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Why did you pick “Rain Or Shine” as the first single?

YF: You wanted to hear The Monks jamming with Can and the Commodores, right? And then The Last Poets jumping in on the end before it gets too late? And a paranoid prophet, wandering a post-apocalyptic desert, talking to himself? Served with fries… G: When we choose a first song, we try to sum up the album in a song. We try to indicate where the new album might go.

K: Rain and sunshine are opposites of each other. We’ve always been about making juxtapositions fit, and this song just ends up being very yin and yang.

What are your thoughts about people categorizing your music into a particular genre or comparing you to other groups?

YF: We really, really, really, really, really, really, really wish they wouldn’t do that. You know when you watch your younger brother pick his nose and he knows you’re watching and he carries on, even though there’s obviously no snot left? It’s that annoying. But perfectly understandable.

G: We’re the only group like us. No one sounds like us, acts like us, looks like us talks like… We believe we shouldn’t be headed into the underground. We have the potential to be heard on a big scale, of being played on the radio. That being said, the ultimate goal is more for the group and everything we stand for. You don’t want the same fucking boring cycle to be perpetuated all the time. There should be a healthy balance of outright shiny popstars mixed with something else that is different.

How would you define pop music?

YF: It’s a twinkle and a tear in a young woman’s eye. It’s when Prince smirks and Chuck D catches Flavor Flav out of the corner of his eye. It’s a sigh, a deep, dramatic, gorgeous sigh at the thought of the moment you tasted the lipstick on her cigarette. It’s the school choir just at the point when the choir master is falling in unrequited love with a sixth former and he chooses a Shirelles song for everyone to sing. It’s a Bulgarian women’s choir while they sing about God’s love whilst feeling all randy and hot. It’s that note, that 12-string guitar chord. It’s a passport to international friendship and an introduction to the dark side. It’s an E and an A and especially, a D.

K: We make pop music the way we want it to sound.

G: We make pop music because of the arrangements. People look at us and think we’re a hip hop outfit. Because we’re a multicultural group we get put in the same bracket as bands we sound nothing like. If you tell a hip hop head about us and tell us we’re hip hop, it’s not just that. If you tell someone we’re an indie band, it’s not true.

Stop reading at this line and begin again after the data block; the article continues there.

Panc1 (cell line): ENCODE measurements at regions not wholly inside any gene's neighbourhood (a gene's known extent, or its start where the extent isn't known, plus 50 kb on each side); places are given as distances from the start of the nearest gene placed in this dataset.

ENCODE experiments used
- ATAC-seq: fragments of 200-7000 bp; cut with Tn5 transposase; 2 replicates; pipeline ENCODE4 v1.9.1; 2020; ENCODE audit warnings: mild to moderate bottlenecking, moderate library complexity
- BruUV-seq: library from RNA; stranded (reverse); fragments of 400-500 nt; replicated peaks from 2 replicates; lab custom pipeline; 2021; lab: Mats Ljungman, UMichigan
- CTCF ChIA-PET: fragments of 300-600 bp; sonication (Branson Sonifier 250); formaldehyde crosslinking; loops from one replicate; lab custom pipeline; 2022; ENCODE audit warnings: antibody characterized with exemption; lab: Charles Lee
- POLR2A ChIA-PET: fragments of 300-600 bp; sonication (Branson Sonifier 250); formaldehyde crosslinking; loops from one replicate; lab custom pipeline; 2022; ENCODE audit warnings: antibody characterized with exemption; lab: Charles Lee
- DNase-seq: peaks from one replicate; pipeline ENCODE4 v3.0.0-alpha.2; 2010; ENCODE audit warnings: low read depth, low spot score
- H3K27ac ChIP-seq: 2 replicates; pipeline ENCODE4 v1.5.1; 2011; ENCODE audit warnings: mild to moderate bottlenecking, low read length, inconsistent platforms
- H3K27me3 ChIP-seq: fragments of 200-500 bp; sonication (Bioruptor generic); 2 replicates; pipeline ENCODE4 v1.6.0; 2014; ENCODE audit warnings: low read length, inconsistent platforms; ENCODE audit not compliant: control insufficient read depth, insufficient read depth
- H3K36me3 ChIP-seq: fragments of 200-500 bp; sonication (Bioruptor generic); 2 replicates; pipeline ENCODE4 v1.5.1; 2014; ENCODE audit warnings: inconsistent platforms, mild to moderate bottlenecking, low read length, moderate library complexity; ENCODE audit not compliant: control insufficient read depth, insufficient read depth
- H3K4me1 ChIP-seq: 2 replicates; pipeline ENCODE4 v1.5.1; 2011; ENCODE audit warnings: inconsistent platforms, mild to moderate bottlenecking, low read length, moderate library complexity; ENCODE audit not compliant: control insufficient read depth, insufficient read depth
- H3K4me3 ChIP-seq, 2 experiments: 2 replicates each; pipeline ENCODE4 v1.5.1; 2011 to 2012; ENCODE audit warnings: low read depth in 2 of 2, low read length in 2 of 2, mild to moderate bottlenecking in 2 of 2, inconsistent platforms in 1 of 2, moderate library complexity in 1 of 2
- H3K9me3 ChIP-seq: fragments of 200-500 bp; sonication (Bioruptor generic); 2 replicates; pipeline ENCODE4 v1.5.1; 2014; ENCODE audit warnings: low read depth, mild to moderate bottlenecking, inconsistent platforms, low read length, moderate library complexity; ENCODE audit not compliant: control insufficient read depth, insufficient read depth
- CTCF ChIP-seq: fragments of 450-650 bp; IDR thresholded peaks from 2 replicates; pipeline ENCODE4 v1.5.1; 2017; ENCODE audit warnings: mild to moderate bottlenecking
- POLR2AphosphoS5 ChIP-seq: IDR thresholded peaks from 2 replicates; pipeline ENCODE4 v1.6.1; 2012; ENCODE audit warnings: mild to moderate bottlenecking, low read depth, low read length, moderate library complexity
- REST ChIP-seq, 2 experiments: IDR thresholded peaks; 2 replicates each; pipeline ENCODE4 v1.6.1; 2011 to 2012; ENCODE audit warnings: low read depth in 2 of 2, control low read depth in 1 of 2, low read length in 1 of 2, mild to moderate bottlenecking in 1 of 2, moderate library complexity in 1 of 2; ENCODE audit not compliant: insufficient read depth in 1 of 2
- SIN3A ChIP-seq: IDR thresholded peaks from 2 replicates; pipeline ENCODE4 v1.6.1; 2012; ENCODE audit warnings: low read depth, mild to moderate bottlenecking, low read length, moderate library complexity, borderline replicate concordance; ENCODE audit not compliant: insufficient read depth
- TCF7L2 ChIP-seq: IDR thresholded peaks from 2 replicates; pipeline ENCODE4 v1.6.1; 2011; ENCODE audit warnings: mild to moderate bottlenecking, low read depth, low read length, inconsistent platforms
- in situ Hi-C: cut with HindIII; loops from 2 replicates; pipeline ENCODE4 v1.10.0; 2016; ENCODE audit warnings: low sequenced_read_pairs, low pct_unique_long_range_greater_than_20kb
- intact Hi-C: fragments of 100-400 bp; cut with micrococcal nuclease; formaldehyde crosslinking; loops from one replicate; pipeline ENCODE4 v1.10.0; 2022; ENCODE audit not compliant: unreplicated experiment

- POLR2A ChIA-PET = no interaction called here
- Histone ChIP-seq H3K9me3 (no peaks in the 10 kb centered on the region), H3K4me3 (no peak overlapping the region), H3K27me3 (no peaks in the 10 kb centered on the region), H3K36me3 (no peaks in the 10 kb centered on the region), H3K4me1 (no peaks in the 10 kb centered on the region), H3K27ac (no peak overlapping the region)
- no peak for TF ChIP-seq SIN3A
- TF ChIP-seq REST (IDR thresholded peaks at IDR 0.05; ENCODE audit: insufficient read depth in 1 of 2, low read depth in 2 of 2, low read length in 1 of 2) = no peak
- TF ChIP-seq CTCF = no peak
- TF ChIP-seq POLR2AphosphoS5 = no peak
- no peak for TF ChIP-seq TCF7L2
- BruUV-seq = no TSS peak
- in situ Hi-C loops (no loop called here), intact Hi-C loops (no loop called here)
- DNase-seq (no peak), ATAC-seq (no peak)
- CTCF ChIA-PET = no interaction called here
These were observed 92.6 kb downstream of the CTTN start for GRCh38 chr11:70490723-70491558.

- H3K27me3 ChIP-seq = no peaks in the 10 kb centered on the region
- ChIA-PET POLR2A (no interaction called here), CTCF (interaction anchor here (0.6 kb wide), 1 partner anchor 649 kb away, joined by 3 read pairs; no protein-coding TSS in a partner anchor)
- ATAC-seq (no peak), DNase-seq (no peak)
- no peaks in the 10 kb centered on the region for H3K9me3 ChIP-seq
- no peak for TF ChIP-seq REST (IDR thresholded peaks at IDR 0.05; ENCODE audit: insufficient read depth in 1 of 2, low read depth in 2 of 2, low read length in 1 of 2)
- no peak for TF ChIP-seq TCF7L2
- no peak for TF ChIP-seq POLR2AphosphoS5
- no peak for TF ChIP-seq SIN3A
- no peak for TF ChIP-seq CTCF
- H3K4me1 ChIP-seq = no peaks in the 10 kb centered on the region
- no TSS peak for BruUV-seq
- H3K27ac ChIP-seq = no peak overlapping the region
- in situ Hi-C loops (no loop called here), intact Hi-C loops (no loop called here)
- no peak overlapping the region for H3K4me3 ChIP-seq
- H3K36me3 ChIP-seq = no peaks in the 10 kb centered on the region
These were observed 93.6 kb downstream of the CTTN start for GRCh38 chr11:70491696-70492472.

How did winning the Mercury Prize change things for you? What has it allowed you to be able to do that you might not have been able to otherwise?

YF: Are we to be a goth band, forever associated with graves and draculas? Are we to dress in black and hide in shadows? Are we to sneer at teenage vampire TV shows knowing all the while what it is to be both dead and—oh heaven!— alive? The Mercury Prize for the undead has meant that smidgen extra of people have noticed and, as we are such incorrigible show-offs, that’s a bit important. It’s all very well doing all this art stuff, but if no one notices, we might as well take ourselves off to the forest and chop ourselves down. Right?

G: More people know who we are. Not enough in our opinion still, but we’re using it. Its getting harder to just push music unless you’re pushing a lifestyle. The Mercury Prize allowed that—for people to listen to the music. It’s a bit more of a statement than promoting our persona.

K: We’re the last in our own minds about being cool. Fuck being modest about it, we’re chipping at it. It gave us a big platform.

G: We don’t think about awards much. If it happens it happens. We just use everything to the best of our abilities. It’s just a different thing we can use. People need to be told that it’s good, especially people who work in the industry. Unfortunate situation, but it’s the truth.

Can you tell us about your dynamics in the group? Are there particular roles? Does it change when it comes to live performance?

K: Egos need to be thrown out the window since we have a common goal. We adapted the democracy rule. It’s the only fair way.

YF: You know a glove? Imagine a glove that only has one finger and one thumb. Steven (the drummer) is the thumb. We all take it in turns to be the finger.

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This story appears in Mass Appeal Issue 56, which is available for purchase here. Read more stories from the issue here.